Geocart Projections

What is a projection?

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vertical perspective

Parameters: Distance from surface in kms

Classifications

Geocart menu class: Azimuthal
Azimuthal
Perspective
Neither conformal nor equal area (except in Stereographic form)

Graticule

Polar aspect:
Meridians: Equally spaced straight lines intersecting at the central pole. Angles between them are the true angles.
Parallels: Unequally spaced circles centered at the pole, which is a point. If the usual perspective from above the surface is projected, the spacing of parallels decreases away from the pole, and the Equator cannot be shown. If point of perspective is beneath the surface, the spacing may increase or decrease away from the pole, and part of the opposite hemisphere can be shown.
Symmetry: About any meridian
Equatorial aspect:
Meridians: Central meridian is a straight line. Other meridians are generally unequally spaced elliptical arcs intersecting at the poles (which may not be visible).
Parallels: Equator is a straight line. Other parallels are usually elliptical arcs. If point of perspective is beneath the surface, the parallels can be elliptical, parabolic, or hyperbolic arcs.
Symmetry: About the central meridian or the Equator
Oblique aspect:
Meridians: Central meridian is a straight line. Other meridians are generally unequally spaced elliptical arcs intersecting at each pole.
Parallels: One parallel, normally nearer the pole than is the center of projection, depending on the position of the point of perspective, is a straight line. Other parallels are normally elliptical arcs.
Symmetry: About the central meridian

Range

If point of perspective is above the surface, less than one hemisphere If point of perspective is on the opposite side of the Earth's center, more than one hemisphere

Scale

True at the center, if the projection is onto a tangent plane. Scale varies away from the center, depending on the point of perspective.

Distortion

Only the center is free of distortion, if projection is onto a tangent plane. Distortion is severe near the outer limit of the projection, although special locations for the points of projection on the opposite side of the Earth's center result in moderate distortion within a wide range of the center.

Special features

The General Vertical Perspective projection shows the Earth geometrically as it appears from any point above or below the surface when it is projected onto a tangent or secant plane perpendicular to the straight line connecting the point of perspective with the center of the Earth.

Usage

Pictorial views of the Earth, resembling those seen from space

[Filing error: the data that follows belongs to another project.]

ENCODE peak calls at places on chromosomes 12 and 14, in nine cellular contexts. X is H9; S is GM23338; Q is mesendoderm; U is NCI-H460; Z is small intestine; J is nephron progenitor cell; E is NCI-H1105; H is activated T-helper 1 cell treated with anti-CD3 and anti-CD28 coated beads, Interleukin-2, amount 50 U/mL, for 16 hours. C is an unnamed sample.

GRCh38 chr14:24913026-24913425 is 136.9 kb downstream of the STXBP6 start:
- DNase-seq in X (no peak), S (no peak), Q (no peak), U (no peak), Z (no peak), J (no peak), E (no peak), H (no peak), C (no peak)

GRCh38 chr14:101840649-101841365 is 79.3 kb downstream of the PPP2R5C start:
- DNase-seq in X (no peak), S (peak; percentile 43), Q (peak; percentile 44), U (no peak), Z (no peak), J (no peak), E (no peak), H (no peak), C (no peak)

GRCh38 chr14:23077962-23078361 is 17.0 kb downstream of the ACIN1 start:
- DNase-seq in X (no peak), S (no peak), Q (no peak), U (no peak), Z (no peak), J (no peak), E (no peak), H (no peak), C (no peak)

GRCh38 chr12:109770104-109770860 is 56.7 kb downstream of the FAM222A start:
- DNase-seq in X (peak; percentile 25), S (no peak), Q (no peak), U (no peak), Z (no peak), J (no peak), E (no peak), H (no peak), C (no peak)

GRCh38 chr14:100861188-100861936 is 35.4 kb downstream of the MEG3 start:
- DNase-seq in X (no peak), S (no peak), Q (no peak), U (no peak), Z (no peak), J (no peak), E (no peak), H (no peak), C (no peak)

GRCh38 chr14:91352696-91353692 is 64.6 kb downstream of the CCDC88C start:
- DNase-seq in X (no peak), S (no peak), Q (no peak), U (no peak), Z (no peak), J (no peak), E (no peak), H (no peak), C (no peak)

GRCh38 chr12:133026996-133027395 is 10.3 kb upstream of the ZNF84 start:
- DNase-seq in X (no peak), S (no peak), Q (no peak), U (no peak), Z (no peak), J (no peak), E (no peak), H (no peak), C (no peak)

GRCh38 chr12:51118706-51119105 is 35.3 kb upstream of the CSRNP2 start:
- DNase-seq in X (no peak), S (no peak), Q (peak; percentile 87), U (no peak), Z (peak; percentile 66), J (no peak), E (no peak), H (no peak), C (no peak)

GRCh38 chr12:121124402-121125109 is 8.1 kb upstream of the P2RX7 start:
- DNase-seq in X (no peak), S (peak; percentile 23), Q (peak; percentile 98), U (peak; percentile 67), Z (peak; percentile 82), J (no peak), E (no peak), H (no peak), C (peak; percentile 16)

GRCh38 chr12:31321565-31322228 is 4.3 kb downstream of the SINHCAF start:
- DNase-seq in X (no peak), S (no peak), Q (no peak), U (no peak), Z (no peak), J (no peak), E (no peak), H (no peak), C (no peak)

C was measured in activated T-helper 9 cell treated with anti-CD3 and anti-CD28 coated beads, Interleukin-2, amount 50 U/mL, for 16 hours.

Origin

Aside from the earlier limiting forms listed below, the perspective projection from a point on the opposite side of the Earth's center was studied in the 18th and 19th centuries as a source of low-distortion projections having geometric construction.

Limiting forms

Gnomonic projection, if the point of perspective is at the center of the Earth
Stereographic projection, if the point of perspective is on the surface of the Earth opposite the center of projection
Orthographic projection, if the point of perspective is at infinity
In turn, the Vertical Perspective is a limiting form of the Tilted Perspective projection.

Other specific forms

In 1701, Philippe de la Hire of France suggested a point of projection at 1.7071 times the radius. This distance is measured from the center in a direction away from the surface of projection and gives the Equator of the polar aspect twice the radius of 45° latitude.
Antoine Parent in 1702, Ernst Hammer about 1890, H.F. Gretschel in 1873, and Hans Maurer in 1935 were among others proposing points of projection for low-error perspectives.
A.R. Clarke and Henry James, in 1862 and later, calculated points of projection (on the far side, below the surface of projection) for minimum-error perspective azimuthal projections of regions, such as continents, bounded by a given great or small circle on the Earth.
The Army Map Service AMS Lunar projection is a far-side perspective selected by Albert L. Nowicki in 1963 to show slightly more than a hemisphere of the Moon, as seen over a period of time from the Earth. The point of projection is 1.53748 times the radius from the center.
See also the Airy nonperspective azimuthal projection.

Description adapted from J.P. Snyder and P.M. Voxland, An Album of Map Projections, U.S. Geological Survey Professional Paper 1453. United States Government Printing Office: 1989.